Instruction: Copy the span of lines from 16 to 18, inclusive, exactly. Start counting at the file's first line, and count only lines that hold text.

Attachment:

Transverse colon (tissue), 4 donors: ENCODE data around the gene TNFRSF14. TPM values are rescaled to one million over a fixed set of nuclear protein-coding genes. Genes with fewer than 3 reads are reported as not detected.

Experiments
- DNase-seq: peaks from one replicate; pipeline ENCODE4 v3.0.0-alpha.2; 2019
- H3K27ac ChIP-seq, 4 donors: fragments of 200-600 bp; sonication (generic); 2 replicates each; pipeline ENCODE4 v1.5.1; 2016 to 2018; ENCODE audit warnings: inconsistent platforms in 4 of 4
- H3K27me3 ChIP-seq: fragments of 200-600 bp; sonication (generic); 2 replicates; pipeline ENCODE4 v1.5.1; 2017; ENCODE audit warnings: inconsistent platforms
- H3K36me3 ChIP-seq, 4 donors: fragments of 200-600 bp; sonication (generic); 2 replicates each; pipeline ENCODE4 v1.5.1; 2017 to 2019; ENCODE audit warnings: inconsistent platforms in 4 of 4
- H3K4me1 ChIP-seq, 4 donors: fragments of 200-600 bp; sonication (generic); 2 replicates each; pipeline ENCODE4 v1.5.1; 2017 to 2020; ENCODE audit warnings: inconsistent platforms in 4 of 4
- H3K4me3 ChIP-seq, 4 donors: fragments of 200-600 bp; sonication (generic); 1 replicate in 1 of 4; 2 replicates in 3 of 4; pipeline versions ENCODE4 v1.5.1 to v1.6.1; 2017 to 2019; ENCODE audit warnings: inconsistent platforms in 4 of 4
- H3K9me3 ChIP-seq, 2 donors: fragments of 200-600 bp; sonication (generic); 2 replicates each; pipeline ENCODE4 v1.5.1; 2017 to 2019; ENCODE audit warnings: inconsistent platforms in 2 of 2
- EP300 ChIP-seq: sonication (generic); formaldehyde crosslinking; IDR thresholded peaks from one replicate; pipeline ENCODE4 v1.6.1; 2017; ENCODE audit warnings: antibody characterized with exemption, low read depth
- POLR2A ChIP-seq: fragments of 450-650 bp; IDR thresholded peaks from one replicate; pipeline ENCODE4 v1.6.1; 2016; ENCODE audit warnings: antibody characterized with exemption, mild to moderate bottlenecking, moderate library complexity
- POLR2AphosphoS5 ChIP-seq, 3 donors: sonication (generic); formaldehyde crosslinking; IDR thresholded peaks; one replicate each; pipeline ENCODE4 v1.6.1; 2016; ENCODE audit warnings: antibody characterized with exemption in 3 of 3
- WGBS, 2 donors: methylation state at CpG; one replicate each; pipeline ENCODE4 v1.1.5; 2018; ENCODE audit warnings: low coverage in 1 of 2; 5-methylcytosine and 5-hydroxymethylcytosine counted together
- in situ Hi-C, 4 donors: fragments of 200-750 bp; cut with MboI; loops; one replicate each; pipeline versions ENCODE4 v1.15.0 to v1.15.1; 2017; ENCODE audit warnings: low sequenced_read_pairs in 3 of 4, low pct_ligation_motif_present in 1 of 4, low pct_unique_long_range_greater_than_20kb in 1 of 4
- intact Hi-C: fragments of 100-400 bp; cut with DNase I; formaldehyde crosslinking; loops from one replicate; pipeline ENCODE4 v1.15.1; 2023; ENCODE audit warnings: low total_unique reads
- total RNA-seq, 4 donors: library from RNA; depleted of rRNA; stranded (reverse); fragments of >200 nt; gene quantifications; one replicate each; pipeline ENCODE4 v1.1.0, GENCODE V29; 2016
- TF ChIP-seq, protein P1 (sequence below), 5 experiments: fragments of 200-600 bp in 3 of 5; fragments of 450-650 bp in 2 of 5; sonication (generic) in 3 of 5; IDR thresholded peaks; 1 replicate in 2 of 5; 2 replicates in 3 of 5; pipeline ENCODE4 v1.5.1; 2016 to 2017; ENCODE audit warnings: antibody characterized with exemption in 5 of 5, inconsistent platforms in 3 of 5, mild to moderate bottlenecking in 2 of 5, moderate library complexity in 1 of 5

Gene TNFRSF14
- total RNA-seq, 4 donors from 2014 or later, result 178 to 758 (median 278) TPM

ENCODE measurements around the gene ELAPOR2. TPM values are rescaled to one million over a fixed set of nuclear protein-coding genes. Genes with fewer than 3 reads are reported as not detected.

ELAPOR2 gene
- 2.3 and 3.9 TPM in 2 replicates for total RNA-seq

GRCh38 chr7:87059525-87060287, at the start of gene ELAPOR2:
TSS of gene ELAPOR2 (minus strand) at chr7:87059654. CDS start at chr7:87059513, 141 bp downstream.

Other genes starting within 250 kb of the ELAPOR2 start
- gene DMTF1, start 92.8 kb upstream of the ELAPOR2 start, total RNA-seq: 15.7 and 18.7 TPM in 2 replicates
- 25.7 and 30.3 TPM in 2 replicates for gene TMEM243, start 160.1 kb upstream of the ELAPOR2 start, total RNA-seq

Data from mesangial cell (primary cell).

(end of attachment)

- total RNA-seq, 4 donors: library from RNA; depleted of rRNA; stranded (reverse); fragments of >200 nt; gene quantifications; one replicate each; pipeline ENCODE4 v1.1.0, GENCODE V29; 2016
- TF ChIP-seq, protein P1 (sequence below), 5 experiments: fragments of 200-600 bp in 3 of 5; fragments of 450-650 bp in 2 of 5; sonication (generic) in 3 of 5; IDR thresholded peaks; 1 replicate in 2 of 5; 2 replicates in 3 of 5; pipeline ENCODE4 v1.5.1; 2016 to 2017; ENCODE audit warnings: antibody characterized with exemption in 5 of 5, inconsistent platforms in 3 of 5, mild to moderate bottlenecking in 2 of 5, moderate library complexity in 1 of 5

Gene TNFRSF14